As if Andy wasn't stressed enough, he also promised his 9-year-old daughter, Ally, that he would be her partner in her school's talent show"a date he is seriously in jeopardy of missing between losing his post to layoffs…and his life to Strickland. Eleven-year-old actress Alexa Nisenson joins the cast as Ally, who is counting on her father not to let her down.

An ensemble of young actors play the Roosevelt High graduating class, led by Charlie Carver and Max Carver as identical twins Nathaniel and Daniel, and Austin Zajur as the blackmailing schemer, Neil. Rounding out the student body are: Bill Kottkamp as William, who puts Mr. Campbell in a compromising position; and Jose Diaz and Tim Johnson, Jr. as Cody and Jordan, who are leaving a lasting impression on the football field.

Richie Keen remarks, 'The casting process of finding the kids was hugely important to me. I think we hit a homerun with all of them and made some great discoveries."

Regarding the overall cast, Levy says, 'We surrounded our two strong stars with actors of equal strength from every side, which made for a dream project and a helluva good time onscreen."

Getting Schooled

The filmmakers also had a good time coming up with the outrageous pranks perpetrated by the students on the faculty. Rickard affirms, 'We spent quite a bit of time on the internet figuring out the best pranks and then working them into the movie."

Richie Keen adds, 'The question that kept coming up was: how far is too far? Do we buy a principal's car in the lobby? Would you believe a horse running through the halls? We did nix a few things we thought were just too ambitious for a group of teenagers."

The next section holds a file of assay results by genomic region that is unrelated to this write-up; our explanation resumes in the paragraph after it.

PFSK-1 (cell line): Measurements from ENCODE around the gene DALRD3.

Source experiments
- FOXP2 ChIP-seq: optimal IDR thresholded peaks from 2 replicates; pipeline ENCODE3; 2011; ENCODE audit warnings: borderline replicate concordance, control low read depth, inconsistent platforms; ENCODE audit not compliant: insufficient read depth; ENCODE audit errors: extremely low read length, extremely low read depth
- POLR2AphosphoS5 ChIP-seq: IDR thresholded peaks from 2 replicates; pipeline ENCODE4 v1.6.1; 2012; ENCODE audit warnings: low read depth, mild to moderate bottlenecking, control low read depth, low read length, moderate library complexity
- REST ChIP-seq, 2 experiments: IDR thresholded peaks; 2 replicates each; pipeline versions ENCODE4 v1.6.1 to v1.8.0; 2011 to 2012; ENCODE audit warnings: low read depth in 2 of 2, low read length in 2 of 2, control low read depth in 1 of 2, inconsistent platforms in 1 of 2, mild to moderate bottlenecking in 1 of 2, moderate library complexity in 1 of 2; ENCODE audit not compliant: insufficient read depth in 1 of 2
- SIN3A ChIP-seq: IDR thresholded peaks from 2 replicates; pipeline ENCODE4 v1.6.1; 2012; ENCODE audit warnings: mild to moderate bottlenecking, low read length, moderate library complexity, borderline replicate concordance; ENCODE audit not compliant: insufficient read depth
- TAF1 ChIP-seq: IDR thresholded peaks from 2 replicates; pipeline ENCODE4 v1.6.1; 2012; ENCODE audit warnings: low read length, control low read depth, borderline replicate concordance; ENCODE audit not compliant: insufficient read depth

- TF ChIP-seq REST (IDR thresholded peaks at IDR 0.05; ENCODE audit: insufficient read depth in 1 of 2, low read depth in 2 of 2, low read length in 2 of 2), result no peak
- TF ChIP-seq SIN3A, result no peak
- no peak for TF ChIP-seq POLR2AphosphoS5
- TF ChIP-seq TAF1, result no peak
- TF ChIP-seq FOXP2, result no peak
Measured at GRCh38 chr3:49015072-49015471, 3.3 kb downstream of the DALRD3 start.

The director says a favorite was the mariachi band that torments Principal Tyler throughout the day. 'One of our producers, Dan Cohen, had heard an actual story about a mariachi band following a principal around all day and I thought it was hilarious, so we made it a running gag in the film."

A number of the pranks created quite a mess, which posed a challenge to the director, as well as production designer Chris Cornwell. Richie Keen explains, 'The entire movie takes place over the course of one day, but like most films, we shot out of sequence, so we did a lot of prep work to make sure we knew exactly what happens when as the day progresses. Paint cannons go off at one point, so we'd place the paint in the hallway to shoot a scene and then have to clean it up to shoot an earlier sequence, only to put it back for another scene. We just had to be really mindful of the details to make sure nothing got lost."

Without question, the centerpiece of the action is the climactic fist fight between Andy Campbell and Ron Strickland, which evolves into more of an all-out mêlée. Creating the fight involved a close collaboration between Richie Keen, Charlie Day and Ice Cube and the stunt team, led by fight consultant Sam Hargrave, stunt coordinator/fight choreographer Thayr Harris, stunt coordinator/fight coordinator Daniel Hernandez, and stunt coordinator Kimani Ray Smith.

Sam Hargrave comments, 'Richie Keen wanted the fight to be brutal but did not want anything to look overly choreographed, like martial-arts-type fighting. It's a comedy, so there had to be humour, but the humour should come out of the mayhem."

In blocking the brawl, Thayr Harris and Daniel Hernandez put together what they called a 'fight viz," using stunt doubles and a video camera. Richie Keen recounts, 'I was able to watch the video and make notes on what I loved or what felt too slick or a move that Andy would not know how to do. We went through a few -drafts' of the fight until we arrived at a version we all liked."

Both Charlie Day and Ice Cube engaged in pre-production training to prepare for the fight sequences. Thayr Harris says, 'Charlie Day was a quick study and as his skills progressed, we actually had to encourage him to not look like he knew what he was doing. Likewise, Ice Cube quickly picked up all the choreography and even added some movements of his own. From the first time they rehearsed together, they immediately realised the potential for even more comedic moments. And they constantly cracked each other up."